President Trump promises 'something' on detained children

President Donald Trump says he will be signing an executive order later Wednesday that would end the process of separating children from families after they are detained crossing the border illegally.


“The Republicans want security and insist on security for our country. And we will have that,” Trump said during a meeting at the White House with lawmakers and officials. “At the same time, we have compassion and want to keep families together. It’s very important. I’ll be signing something in a little while that’s going to do that.”

He added that he hopes his action will be “matched by legislation.”

The action comes after Trump and his team faced harsh criticism from lawmakers, activists, religious leaders and former first ladies over the separation of children from their parents in custody, which was panned almost universally as cruel and damaging to the kids’ well-being.

The decision was a remarkable shift from a president who is typically reluctant to bow to outside pressure. He often doubles down on his existing stance when confronted with criticism.

With cable news flashing images of migrant children held in cages and lawmakers’ offices facing a flood of angry phone calls, the president was under increased pressure to come up with a speedy solution. White House aides came to the conclusion on Wednesday that Congress was unlikely to act quickly to resolve the crisis, even though they sent signals that Trump would be willing to sign a narrow, stand-alone fix without other immigration-related provisions.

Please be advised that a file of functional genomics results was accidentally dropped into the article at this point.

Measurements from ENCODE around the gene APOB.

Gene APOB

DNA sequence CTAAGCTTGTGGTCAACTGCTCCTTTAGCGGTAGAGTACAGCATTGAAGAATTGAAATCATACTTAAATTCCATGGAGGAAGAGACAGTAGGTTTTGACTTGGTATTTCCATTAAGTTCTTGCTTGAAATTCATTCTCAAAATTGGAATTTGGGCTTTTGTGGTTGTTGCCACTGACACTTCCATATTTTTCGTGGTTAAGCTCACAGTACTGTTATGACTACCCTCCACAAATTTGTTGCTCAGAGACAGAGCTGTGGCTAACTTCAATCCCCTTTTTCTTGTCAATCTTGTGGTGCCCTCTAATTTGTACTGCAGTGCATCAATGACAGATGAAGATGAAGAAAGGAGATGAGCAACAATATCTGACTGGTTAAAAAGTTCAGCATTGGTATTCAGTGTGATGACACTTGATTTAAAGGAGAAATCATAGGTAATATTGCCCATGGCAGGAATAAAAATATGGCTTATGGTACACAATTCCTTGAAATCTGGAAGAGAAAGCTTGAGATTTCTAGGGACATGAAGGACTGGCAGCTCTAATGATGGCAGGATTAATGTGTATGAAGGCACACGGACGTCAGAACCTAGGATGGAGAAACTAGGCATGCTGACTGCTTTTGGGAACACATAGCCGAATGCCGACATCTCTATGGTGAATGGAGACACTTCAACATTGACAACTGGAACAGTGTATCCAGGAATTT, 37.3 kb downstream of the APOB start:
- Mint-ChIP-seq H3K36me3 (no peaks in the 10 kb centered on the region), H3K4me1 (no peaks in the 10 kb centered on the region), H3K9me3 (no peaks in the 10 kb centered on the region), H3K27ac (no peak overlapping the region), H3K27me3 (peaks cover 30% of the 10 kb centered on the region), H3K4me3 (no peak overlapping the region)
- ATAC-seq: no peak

The decision to end the separation policy via executive action appeared to have happened quickly, and some in the White House were left in the dark. Key members of the White House legislative affairs team, which had been working with Hill lawmakers in a bid to find a legislative fix, were left out of the loop and hadn't seen text of the executive action as of early Wednesday afternoon, according to two people familiar with the issue.

Homeland Security Secretary Kirstjen Nielsen and Justice Department officials went to the White House Wednesday morning to work with administration lawyers to draft the order. The action will direct the Department of Homeland Security to keep families together and will instruct the Department of Defense to help house the families because many of the detention centers are at capacity, according to a person familiar with the matter.

Attorney General Jeff Sessions was slated to go to Capitol Hill on Wednesday to brief lawmakers on the administration’s plans.

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